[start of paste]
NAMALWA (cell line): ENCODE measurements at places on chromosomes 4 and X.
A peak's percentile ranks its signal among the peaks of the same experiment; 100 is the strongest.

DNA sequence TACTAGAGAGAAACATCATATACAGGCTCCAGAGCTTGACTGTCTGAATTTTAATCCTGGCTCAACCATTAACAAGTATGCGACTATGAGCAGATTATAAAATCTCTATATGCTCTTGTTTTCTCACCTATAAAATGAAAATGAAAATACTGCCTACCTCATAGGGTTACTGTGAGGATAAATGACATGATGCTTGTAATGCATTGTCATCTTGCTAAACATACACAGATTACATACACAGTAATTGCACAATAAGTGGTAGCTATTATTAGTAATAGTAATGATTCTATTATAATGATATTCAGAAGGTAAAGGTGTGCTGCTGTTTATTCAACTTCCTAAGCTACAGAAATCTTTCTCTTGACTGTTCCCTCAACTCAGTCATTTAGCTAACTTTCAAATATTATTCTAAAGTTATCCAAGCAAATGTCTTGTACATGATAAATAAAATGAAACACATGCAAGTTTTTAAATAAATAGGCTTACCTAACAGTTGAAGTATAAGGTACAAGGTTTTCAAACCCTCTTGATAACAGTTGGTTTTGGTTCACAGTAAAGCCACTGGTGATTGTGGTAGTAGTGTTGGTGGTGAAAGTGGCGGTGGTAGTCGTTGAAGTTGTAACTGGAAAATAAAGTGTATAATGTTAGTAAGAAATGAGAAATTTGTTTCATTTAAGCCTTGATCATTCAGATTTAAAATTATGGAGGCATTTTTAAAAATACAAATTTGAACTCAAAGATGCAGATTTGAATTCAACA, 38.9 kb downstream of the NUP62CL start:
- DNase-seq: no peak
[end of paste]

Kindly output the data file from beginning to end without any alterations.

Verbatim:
NAMALWA (cell line): ENCODE measurements at places on chromosomes 4 and X.
A peak's percentile ranks its signal among the peaks of the same experiment; 100 is the strongest.

DNA sequence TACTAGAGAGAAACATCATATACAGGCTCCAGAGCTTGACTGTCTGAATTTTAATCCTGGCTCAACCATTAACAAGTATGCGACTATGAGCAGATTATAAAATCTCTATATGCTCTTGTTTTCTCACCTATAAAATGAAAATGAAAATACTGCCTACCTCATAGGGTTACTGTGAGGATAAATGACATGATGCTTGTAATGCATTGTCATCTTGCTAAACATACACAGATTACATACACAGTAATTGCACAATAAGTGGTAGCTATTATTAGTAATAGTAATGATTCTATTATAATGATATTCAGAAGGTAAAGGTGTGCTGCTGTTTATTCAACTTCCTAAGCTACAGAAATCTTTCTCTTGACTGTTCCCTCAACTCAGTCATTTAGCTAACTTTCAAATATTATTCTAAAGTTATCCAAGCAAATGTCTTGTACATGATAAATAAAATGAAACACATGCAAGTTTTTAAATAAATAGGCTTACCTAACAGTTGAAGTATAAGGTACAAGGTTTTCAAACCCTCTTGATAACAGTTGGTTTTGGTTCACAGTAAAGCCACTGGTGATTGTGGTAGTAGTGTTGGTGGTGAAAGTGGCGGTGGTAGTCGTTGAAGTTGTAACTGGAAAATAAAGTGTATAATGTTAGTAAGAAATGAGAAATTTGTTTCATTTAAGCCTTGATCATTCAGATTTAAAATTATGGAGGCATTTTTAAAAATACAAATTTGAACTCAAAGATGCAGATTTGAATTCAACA, 38.9 kb downstream of the NUP62CL start:
- DNase-seq: no peak